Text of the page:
Here’s are 3 reasons to make your money promiscuous.
Reason #1: Loyalty is overrated
Banking relationships are sticky. You might have grown up walking to the local BOA or Wells Fargo, or stuck with your college credit union that gave you a free football jersey.
These relationships run deep…and people stick with poor service even if new banks are free, won’t charge fees, and are more user friendly.
An estimated 96 million Americans have never switched banks, collectively leaving up to $42 billion in interest income on the table each year.
…Most Americans (42%) incorrectly think traditional banks such as Wells Fargo and Bank of America offer the best rates for savings accounts.Bank Loyalty by DepositAccounts.com
Humans can get used to anything. I consider overdraft fees a type of financial abuse, yet the poorest Americans (most affected by these fees) continue to stick around with their banks.
Stop being so loyal. Your money should be promiscuous and spend time with whoever treats it best. If that analogy doesn’t land for you, imagine your money as a mercenary hired by you to recruit more soldiers to help you reach financial freedom.
Loyalty prevents people from trying out options to earn more with their money. And speaking of trying out new things…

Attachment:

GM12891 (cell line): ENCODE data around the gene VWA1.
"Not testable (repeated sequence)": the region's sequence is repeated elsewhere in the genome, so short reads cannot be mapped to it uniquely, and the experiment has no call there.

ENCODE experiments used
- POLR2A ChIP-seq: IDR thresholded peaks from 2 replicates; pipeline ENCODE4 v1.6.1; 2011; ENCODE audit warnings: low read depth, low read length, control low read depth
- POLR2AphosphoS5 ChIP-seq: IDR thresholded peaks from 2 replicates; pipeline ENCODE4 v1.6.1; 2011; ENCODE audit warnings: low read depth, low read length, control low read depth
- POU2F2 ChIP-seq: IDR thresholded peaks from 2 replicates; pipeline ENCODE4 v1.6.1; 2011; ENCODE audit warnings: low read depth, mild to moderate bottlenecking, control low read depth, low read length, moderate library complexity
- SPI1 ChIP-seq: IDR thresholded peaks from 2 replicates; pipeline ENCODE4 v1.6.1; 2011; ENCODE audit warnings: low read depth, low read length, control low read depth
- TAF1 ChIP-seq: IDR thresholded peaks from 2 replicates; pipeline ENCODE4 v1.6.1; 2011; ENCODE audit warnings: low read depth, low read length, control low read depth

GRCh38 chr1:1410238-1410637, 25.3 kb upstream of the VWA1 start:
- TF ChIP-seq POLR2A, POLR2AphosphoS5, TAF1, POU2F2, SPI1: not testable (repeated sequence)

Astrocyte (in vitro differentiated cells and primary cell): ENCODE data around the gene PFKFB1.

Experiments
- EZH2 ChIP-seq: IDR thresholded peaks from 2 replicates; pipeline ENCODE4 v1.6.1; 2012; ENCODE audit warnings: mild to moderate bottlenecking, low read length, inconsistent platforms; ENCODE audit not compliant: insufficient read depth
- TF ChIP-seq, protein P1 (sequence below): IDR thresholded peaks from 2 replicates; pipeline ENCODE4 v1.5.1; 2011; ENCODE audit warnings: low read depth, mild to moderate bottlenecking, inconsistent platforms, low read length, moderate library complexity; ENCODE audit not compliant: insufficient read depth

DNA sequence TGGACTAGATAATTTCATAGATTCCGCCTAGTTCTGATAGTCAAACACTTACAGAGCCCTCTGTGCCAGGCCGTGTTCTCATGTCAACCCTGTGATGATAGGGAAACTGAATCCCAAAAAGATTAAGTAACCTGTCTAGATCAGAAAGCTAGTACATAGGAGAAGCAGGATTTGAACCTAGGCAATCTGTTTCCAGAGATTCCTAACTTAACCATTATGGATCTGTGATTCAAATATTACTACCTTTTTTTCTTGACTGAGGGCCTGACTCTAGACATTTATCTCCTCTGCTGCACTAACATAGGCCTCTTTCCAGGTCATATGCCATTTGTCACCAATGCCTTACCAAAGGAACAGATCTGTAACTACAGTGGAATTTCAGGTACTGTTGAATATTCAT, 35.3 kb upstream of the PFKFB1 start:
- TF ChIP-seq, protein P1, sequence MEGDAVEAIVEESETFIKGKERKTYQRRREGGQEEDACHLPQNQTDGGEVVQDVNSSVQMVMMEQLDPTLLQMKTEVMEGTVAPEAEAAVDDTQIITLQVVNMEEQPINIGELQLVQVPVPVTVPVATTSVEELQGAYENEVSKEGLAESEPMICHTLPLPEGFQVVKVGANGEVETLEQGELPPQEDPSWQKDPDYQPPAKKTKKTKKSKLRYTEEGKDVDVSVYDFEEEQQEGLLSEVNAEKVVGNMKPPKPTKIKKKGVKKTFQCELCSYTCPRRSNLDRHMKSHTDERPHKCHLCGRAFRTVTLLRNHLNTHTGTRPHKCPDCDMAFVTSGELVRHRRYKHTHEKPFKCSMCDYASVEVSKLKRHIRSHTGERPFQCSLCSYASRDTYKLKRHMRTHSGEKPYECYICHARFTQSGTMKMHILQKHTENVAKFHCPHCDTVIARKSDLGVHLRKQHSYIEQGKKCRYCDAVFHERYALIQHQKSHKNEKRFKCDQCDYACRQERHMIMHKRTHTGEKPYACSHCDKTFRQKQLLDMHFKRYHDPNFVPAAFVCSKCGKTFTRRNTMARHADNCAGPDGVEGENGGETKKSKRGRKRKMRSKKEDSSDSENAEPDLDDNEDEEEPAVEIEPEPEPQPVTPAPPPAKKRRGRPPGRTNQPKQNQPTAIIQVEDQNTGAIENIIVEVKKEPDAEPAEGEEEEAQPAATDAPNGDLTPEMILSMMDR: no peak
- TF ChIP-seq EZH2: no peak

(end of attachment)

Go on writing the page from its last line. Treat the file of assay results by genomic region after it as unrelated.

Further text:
Reason #2: The Dangerous “All or Nothing” Mentality
There’s nothing that hurts beginner investors more than the all or nothing mentality. This is the assumption that you have to bring ALL your funds into a new investment.
This of course feels scary: “What if I lose all my money?” That fear leads to inaction.
The simple answer: start with a little, then transfer more money if you feel comfortable.
Let’s say you have $10,000 sitting in a checking account that earns 0.01% interest (very common).
- The checking account currently earns 0.01% interest, or $1/year on $10,000.
- You find a high yield savings account like Marcus that pays 0.5% interest.
- Start with 10%, or $1000 of your holdings. Even using just a tenth of your money, you are earning $5/year, or 5 times more.
After a few months of experimenting, you may feel more comfortable with the new account. You decide to bring more money there, or you chase higher returns elsewhere.
By the way…you can always hold onto your original accounts. There’s no need to empty it.
Your money can be in a polyamorous relationship with any number of accounts.
Reason #3: Percentages feel small
Percentages can feel insignificant compared to absolute dollar amounts. 1% may not feel like much, but $1000 feels more real. The mathematical outcome is the same, but the emotional response is different.